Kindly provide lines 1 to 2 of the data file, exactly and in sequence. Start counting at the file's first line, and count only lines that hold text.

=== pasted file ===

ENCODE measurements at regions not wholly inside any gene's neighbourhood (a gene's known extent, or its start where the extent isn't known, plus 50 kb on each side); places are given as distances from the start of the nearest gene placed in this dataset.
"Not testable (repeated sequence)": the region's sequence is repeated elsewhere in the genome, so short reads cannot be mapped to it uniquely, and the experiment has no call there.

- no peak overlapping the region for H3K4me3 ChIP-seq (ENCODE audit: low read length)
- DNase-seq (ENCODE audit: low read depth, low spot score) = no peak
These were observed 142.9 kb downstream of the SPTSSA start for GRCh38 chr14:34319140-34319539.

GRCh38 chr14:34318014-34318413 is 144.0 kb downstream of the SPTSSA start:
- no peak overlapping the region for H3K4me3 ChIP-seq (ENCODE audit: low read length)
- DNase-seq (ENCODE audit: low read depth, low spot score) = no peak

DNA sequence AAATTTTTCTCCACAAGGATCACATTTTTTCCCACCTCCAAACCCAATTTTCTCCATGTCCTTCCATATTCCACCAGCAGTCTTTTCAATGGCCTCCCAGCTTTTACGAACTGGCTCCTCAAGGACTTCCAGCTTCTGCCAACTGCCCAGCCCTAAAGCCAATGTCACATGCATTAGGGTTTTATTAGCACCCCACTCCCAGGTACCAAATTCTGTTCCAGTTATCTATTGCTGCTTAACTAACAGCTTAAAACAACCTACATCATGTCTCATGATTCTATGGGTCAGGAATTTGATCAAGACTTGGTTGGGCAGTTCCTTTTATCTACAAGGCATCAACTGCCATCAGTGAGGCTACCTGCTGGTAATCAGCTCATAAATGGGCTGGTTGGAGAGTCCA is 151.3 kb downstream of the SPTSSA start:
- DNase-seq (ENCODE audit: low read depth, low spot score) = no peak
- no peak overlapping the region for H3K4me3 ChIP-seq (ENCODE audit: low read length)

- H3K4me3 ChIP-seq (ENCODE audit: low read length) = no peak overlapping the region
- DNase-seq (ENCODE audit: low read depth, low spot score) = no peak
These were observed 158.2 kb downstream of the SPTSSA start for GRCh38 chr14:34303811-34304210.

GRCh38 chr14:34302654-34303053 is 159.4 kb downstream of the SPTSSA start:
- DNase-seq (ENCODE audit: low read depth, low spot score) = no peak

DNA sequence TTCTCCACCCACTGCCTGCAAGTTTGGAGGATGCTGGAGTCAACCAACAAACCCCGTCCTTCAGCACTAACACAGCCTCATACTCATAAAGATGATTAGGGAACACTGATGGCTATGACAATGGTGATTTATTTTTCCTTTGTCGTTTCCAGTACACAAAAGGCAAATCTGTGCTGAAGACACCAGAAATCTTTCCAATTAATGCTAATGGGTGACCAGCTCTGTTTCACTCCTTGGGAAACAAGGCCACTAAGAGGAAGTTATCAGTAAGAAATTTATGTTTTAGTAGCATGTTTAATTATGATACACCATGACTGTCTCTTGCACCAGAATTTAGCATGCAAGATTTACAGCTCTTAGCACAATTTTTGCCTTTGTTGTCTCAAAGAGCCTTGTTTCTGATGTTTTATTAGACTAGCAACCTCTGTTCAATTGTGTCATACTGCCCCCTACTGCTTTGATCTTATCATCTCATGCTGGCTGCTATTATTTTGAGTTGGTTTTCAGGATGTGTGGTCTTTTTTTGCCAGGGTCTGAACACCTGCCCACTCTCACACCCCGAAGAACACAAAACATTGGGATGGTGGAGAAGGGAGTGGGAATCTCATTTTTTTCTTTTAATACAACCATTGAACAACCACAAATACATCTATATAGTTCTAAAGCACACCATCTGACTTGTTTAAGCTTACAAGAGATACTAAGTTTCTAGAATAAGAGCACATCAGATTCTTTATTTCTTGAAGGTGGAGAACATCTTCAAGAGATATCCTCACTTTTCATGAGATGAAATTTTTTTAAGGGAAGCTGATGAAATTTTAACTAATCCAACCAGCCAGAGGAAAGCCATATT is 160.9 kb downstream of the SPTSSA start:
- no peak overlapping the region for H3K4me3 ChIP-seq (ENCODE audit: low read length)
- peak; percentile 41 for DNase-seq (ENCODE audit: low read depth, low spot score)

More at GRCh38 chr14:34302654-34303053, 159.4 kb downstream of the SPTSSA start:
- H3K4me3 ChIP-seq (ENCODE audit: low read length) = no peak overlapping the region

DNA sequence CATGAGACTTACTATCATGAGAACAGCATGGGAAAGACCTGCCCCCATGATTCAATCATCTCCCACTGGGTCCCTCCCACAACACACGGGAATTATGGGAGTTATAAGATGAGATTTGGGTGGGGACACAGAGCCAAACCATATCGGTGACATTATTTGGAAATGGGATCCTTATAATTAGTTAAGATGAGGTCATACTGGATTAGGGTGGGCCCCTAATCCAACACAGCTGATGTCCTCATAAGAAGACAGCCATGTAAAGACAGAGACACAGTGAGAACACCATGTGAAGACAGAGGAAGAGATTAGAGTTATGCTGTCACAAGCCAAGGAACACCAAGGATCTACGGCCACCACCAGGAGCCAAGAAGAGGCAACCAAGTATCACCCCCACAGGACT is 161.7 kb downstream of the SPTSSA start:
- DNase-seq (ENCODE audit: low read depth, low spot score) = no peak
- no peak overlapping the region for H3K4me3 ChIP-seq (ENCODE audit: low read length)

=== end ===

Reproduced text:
ENCODE measurements at regions not wholly inside any gene's neighbourhood (a gene's known extent, or its start where the extent isn't known, plus 50 kb on each side); places are given as distances from the start of the nearest gene placed in this dataset.
"Not testable (repeated sequence)": the region's sequence is repeated elsewhere in the genome, so short reads cannot be mapped to it uniquely, and the experiment has no call there.